smart people. And if they say that this legal theory, to the extent that this is what we think it's going to be, right, the hush-money payments with the campaign finance enhancement to the misdemeanor, making it a felony. They're the experts in New York state law.

There's a first time for everything. So all of these kind of questions about is it the right legal theory; you know, is Michael Cohen going to be destroyed on the stand, like I think that they know what they're doing. I think they got this. So I do think it's a strong case.

CAMEROTA: Congressman, your thoughts?

MAX ROSE (D), FORMER U.S. REPRESENTATIVE: You know, this is a moment in time right now where we have to ask ourselves questions we've never asked ourselves before.

If Donald Trump stays as a candidate, which he most certainly will, now his chances of winning the primary have dramatically increased. Will we actually have a presidential election where one of the candidates is standing trial? What happens if he's convicted?

These questions that we are just -- does the Secret Service escort him from prison if he wins?


I mean, I'll leave the legal analysis to you, but thinking politically now, it is awfully scary, and I say this as a Democrat.

We need to be judicious. We need to make sure that this process is separated from politics. And we have to make sure that we are considering the answers to these questions every single step of the way, because nothing is for certain any longer.

CAMEROTA: L.Z., your thoughts tonight?

L.Z. GRANDERSON, OP-ED COLUMNIST, "LOS ANGELES TIMES": You know, Omar Little from "The Wire" had a phrase that everyone likes to repeat, which is, "If you come for the king, you best not miss."

So I'm going to assume, like everyone else, he has seen "The Wire." He knows that quote, and so the D.A. has enough information that he doesn't think he's going to miss.

Because to your point, if he does miss, if he goes after Donald Trump, and it comes out to be weak or flat or found not to be guilty, I don't know if that's going to be sail or wind beneath his wings to help him get to the White House.

But what it will do is put even more question into our judicial system, which we cannot afford to have considering what the Supreme Court looks like and also considering what the federal court looks like because of all the appointees from the previous president.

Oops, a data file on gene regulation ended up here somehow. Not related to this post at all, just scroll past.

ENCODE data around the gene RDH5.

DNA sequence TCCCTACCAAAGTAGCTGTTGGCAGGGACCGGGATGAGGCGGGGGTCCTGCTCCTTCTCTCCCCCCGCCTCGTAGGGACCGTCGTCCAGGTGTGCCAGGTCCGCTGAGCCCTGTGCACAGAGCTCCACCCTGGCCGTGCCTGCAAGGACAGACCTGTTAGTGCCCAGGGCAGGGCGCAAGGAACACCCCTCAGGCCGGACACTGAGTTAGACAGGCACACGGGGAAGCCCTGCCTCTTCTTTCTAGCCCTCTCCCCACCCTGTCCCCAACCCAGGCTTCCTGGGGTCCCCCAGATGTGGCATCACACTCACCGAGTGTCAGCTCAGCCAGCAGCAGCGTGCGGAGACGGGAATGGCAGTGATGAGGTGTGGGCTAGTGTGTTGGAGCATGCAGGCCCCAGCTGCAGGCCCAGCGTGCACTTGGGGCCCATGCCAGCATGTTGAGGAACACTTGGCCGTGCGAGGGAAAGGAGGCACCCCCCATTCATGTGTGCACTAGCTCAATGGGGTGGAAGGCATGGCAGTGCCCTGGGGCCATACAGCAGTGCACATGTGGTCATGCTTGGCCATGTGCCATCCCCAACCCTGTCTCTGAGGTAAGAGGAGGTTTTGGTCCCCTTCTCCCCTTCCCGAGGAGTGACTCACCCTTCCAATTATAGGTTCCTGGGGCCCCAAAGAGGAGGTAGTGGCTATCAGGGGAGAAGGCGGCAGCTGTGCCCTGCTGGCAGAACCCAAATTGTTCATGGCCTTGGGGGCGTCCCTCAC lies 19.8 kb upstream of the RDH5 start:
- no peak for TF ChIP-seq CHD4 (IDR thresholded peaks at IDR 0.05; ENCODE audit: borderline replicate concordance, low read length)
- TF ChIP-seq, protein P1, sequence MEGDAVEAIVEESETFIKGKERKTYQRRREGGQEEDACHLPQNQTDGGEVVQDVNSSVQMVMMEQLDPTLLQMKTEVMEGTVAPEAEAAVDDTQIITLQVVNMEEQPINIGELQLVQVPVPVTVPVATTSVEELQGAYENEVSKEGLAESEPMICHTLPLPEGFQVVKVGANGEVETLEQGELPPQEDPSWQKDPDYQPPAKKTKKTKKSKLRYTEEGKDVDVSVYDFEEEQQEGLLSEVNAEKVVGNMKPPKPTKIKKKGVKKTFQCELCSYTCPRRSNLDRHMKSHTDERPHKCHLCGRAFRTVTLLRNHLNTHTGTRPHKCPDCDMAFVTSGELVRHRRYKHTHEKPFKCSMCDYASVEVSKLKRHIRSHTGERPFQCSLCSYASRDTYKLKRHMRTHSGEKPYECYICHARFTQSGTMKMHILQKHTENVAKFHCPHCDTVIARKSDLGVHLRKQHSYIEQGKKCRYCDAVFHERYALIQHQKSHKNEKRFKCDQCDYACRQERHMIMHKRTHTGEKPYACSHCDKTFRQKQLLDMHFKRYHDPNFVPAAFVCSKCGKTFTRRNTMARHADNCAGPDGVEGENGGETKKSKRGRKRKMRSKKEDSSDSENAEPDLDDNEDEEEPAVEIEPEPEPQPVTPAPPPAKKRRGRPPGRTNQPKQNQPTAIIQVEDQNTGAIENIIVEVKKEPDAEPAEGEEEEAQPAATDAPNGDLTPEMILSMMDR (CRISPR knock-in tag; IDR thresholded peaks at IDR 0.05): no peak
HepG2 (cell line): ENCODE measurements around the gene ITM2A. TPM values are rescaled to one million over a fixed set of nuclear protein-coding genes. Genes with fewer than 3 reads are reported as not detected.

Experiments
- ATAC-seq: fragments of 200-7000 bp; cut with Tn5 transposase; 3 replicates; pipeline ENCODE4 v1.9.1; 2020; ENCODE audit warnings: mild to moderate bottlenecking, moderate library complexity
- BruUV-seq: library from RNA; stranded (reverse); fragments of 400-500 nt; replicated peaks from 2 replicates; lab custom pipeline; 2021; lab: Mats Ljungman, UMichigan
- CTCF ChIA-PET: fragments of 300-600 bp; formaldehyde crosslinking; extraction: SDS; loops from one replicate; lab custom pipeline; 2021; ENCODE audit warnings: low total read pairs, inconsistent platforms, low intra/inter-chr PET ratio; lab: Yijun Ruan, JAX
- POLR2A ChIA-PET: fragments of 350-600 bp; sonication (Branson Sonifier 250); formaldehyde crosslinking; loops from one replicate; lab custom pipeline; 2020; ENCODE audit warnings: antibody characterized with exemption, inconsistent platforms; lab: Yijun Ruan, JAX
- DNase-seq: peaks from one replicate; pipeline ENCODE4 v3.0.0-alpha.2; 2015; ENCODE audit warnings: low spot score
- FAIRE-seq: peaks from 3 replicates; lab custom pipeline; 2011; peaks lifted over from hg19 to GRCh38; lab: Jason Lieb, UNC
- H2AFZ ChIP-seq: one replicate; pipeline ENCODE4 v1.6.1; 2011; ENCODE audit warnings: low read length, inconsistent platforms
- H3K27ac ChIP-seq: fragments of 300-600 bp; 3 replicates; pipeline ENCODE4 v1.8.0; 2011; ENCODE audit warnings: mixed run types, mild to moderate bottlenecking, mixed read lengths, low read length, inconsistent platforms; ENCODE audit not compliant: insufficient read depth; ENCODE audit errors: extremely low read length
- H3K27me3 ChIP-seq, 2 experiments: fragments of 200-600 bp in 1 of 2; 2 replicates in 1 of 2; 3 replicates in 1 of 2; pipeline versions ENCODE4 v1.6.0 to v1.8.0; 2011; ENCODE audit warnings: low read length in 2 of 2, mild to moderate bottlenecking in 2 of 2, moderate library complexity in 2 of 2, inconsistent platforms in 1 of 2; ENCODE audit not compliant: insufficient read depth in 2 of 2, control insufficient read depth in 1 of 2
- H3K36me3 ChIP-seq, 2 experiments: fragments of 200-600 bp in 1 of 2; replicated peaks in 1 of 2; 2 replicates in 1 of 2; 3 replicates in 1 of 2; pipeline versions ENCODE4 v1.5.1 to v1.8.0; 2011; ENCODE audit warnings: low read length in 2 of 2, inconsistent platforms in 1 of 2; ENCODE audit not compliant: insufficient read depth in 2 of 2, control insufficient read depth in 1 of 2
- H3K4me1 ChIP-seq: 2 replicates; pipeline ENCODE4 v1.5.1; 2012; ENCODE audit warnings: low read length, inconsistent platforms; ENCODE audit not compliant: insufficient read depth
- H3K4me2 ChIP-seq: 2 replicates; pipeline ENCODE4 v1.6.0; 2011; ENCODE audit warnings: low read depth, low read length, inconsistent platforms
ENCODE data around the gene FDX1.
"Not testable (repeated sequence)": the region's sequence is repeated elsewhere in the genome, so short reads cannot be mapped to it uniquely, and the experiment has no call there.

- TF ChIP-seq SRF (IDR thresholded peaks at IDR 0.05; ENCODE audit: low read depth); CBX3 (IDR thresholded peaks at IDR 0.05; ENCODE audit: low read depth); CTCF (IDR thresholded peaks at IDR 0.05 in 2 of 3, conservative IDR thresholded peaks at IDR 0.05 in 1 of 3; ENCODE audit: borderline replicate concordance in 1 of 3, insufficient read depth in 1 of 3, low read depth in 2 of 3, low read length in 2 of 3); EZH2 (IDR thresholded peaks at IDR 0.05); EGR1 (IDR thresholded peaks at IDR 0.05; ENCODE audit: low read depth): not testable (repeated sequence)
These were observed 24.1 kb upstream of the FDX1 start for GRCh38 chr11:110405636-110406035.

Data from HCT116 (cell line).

CAMEROTA: Congressman? LEE ZELDIN (R), FORMER U.S. REPRESENTATIVE: A lot of people are going

to view this as a political prosecution. I have a slightly different view of Alvin Bragg.

He is somebody, on his first day that he came into office, he issued his day one memo. All different kinds of crimes across the board he said that he would not charge. A bunch of other offenses, he said he would treat his lesser included.

CAMEROTA: Some of those, he -- I feel like you and I have had this conversation. Some of those he said were outdated. One of the crimes was adultery. He's no longer going to prosecute. Some of them, he was doing this because they were outdated. I feel like sometimes Republicans --

GRANDERSON: It's a good thing he included adultery. Because the indictment could e a little longer.

CAMEROTA: My point is, is that it's not -- he didn't do this about murder. He didn't do this about, you know, really violent.

ZELDIN: So a couple things on that. One is my opinion is if you're the district attorney, and you don't like all these different laws, you go up to the state legislature, and you say, we need to change the law, in my opinion. You don't just decide, I'm just not going to prosecute any of these offenses.

Secondly, there's also been an issue on the specific application of the law in individual cases. The Jose Alba case, for example. This Dominican American, he works at a bodega in Manhattan. He gets attacked. He's defending himself.

Alvin Bragg sends Jose Alba to Rikers Island, asks for hundreds of thousands dollars of bail. He had an open stab wound at the time. The person who stabbed him never got charged with anything.

You can analyze that case all different kinds of ways.

Or the ax thrower on Delancey Street at the McDonald's in Lower Manhattan who went swinging at customers and tables and walls and ended up getting released as -- a moment after he got arrested, essentially was laughing it all off and got interviewed by the media the next day.

And it was -- it was bragging about how he carries this hatchet around with him.

So I think that there is a perception issue that you're not -- you're not dealing with a law-and-order prosecutor.

Now there are other people out there who are defending Alvin Bragg, and I get it. I'm just saying that there are some people who have been pretty critical of Alvin Bragg, and by the way, I'm on him.

GRANDERSON: Are you upset at open-carry hatchets, but not open-carry guns? Is that what I just heard? ZELDIN: Well, if you show up with a hatchet into McDonald's, and you